In 2013, DRBC and the Water and Environmental Technology (WET) Center at Temple University partnered on a grant-funded survey to study CECs in several southeastern Pennsylvania tributaries to the tidal Delaware River. Tributaries surveyed included the Neshaminy, Perkiomen and Wissahickon creeks and the Schuylkill River, all of which have numerous municipal and industrial discharges to surface water. Ten sampling sites were surveyed, the chosen locations above and below potential source discharges for CECs. The survey was completed in March 2014. 

The DRBC continues to cooperate with the basin states, U.S. EPA and academics on a prioritized list of PPCPs, PFAS and polybrominated diphenyl ethers in order to further evaluate sources, fate and effects in surface water, sediment and fish tissue. 

Commission staff are also developing a DRBC Contaminants of Emerging Concern Strategy in consultation with its Toxics Advisory Committee (TAC).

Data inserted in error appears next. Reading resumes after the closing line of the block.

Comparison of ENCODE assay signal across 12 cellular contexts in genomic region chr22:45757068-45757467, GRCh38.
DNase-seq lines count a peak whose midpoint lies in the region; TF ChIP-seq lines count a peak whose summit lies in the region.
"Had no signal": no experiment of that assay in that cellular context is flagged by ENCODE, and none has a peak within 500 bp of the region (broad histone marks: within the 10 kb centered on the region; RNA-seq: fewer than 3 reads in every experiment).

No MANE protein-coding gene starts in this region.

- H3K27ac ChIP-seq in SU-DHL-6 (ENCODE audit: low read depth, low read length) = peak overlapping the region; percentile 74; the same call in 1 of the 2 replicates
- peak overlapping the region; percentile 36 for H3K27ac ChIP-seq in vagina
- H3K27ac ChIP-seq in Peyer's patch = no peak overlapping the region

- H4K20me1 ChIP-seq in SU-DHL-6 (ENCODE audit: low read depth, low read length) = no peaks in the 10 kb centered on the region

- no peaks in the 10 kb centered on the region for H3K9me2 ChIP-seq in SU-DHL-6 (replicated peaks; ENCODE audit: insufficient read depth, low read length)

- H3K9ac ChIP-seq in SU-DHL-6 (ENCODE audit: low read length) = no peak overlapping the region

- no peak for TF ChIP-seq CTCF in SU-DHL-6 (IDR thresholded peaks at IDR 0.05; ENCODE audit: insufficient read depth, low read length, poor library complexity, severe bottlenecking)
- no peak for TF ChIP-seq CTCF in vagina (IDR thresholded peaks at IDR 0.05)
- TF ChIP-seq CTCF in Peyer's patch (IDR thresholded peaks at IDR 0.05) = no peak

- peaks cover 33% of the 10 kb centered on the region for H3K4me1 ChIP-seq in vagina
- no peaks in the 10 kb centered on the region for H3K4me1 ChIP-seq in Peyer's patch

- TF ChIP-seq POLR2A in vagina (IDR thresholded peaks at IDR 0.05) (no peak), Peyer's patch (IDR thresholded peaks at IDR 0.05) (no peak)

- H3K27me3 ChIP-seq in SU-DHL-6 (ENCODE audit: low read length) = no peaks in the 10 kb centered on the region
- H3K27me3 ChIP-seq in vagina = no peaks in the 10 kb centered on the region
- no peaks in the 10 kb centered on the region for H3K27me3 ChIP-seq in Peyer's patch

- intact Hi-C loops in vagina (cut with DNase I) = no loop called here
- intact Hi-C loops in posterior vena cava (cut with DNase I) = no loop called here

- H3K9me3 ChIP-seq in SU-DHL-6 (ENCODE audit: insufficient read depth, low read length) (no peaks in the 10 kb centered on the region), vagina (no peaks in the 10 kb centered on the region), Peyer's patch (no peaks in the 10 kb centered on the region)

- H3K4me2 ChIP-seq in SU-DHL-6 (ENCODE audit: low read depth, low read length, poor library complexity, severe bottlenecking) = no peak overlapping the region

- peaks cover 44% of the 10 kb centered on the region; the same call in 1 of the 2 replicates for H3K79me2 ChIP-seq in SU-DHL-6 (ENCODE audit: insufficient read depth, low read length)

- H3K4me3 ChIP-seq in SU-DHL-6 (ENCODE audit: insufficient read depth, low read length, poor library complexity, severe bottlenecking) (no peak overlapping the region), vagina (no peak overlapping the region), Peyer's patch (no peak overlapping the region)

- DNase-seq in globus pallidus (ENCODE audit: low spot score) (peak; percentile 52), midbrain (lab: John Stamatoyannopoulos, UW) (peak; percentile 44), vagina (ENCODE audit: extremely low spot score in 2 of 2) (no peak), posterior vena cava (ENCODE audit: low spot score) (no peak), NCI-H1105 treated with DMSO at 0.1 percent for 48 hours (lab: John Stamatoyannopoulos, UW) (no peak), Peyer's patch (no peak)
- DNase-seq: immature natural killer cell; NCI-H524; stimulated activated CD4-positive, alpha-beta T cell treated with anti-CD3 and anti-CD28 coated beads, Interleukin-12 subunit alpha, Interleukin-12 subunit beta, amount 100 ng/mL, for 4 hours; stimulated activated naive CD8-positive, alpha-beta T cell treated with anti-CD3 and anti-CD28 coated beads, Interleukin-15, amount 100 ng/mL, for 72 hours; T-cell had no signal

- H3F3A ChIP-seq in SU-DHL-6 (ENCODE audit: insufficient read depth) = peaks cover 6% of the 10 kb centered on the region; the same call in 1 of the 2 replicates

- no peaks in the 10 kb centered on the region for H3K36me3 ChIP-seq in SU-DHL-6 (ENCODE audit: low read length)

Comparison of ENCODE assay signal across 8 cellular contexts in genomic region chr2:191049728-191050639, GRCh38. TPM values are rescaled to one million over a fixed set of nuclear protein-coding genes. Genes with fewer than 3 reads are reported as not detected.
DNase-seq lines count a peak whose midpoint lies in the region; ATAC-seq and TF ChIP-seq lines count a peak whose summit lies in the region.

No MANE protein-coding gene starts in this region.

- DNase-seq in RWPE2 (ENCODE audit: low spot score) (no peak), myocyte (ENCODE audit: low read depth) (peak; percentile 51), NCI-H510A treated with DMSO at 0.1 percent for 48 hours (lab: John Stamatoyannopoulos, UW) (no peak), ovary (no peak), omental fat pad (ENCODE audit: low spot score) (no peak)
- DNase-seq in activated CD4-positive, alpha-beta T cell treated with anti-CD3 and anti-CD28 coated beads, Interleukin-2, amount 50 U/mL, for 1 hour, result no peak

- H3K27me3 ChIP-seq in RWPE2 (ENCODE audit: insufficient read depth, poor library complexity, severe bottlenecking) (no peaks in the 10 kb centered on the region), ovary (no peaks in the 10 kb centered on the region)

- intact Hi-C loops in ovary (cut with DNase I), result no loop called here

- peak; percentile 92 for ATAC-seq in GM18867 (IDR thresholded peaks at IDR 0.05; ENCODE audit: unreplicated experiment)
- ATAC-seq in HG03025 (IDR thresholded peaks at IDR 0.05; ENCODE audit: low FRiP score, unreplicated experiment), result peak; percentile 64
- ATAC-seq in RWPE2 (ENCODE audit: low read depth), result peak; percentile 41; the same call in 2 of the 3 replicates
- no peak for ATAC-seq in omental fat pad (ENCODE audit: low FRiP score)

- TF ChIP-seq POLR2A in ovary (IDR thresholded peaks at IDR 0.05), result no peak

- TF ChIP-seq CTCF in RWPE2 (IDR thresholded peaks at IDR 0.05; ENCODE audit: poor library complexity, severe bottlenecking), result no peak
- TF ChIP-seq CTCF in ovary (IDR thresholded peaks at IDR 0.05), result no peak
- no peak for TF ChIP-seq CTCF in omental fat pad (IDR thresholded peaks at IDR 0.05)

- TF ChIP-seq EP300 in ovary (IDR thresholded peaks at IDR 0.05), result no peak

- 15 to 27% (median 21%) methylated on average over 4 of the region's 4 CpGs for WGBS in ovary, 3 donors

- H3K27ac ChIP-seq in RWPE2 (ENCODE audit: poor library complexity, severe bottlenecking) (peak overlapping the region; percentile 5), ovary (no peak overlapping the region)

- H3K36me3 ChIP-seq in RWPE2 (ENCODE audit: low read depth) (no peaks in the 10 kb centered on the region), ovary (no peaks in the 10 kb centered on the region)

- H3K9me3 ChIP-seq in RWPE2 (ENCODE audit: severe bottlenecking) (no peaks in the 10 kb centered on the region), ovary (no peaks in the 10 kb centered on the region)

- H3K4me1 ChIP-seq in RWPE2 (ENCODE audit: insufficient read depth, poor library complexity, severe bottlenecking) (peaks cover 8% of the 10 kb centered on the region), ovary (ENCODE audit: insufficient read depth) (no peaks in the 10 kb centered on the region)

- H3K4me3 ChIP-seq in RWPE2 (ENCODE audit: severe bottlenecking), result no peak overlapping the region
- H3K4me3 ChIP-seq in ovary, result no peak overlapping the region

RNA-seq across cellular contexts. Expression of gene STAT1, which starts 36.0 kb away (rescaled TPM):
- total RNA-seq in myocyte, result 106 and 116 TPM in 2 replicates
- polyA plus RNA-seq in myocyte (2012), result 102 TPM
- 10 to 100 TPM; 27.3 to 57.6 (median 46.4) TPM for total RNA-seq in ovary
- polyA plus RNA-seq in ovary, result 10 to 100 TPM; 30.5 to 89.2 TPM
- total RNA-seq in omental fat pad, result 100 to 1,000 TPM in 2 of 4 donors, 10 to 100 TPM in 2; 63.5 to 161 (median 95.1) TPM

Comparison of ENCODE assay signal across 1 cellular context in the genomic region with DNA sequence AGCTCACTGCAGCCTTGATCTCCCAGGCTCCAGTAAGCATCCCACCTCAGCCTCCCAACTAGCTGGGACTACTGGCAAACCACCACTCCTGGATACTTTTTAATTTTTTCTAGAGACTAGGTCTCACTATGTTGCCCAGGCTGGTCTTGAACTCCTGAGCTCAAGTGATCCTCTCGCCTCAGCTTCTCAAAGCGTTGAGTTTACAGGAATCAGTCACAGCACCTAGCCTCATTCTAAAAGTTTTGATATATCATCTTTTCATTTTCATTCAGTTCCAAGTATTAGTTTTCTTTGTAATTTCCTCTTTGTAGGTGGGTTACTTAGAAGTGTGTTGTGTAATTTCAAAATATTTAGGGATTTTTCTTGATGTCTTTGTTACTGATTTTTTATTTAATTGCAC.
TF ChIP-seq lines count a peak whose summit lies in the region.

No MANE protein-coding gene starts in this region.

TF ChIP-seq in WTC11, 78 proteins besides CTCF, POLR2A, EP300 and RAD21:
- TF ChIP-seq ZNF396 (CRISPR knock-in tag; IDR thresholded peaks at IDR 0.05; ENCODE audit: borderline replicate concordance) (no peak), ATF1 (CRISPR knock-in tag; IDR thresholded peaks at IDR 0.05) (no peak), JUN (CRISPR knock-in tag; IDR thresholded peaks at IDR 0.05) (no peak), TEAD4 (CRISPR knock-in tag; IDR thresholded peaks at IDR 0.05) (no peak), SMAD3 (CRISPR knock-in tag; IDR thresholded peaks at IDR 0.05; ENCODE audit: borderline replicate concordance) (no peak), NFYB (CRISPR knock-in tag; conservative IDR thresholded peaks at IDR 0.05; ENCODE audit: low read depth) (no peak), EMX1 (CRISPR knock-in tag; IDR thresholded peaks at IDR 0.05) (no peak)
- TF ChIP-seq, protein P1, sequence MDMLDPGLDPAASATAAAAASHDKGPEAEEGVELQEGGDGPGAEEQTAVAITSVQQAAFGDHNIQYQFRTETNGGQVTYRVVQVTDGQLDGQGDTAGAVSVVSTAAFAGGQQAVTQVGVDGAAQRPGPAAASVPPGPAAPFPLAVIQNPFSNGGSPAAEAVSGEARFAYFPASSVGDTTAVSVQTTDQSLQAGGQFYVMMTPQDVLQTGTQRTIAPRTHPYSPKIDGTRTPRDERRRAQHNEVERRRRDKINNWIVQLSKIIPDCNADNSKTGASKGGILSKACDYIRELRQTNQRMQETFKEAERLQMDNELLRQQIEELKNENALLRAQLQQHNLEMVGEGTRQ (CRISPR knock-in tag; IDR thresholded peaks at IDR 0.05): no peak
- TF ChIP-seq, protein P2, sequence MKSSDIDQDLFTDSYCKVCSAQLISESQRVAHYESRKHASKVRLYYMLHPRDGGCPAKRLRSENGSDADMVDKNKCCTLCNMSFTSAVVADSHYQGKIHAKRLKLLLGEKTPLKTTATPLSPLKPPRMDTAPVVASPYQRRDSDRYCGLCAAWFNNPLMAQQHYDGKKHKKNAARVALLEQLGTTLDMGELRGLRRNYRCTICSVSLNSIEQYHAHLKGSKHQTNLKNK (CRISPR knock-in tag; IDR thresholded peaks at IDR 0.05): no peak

Examples of & Monitoring for CECs


Perfluoroalkyl and polyfluoroalkyl substances (PFAS) are a diverse group of compounds that have varying degrees of persistence, toxicity and bioaccumulation in the environment.

Perfluorooctanoic acid (PFOA) and Perfluorooctanesulfonic acid (PFOS) are the most extensively produced and studied of the PFAS.

Having unique properties to repel both water and oil, they are found in a variety of industrial and household products such as stain repellant textiles, fire-fighting foams and paper coatings.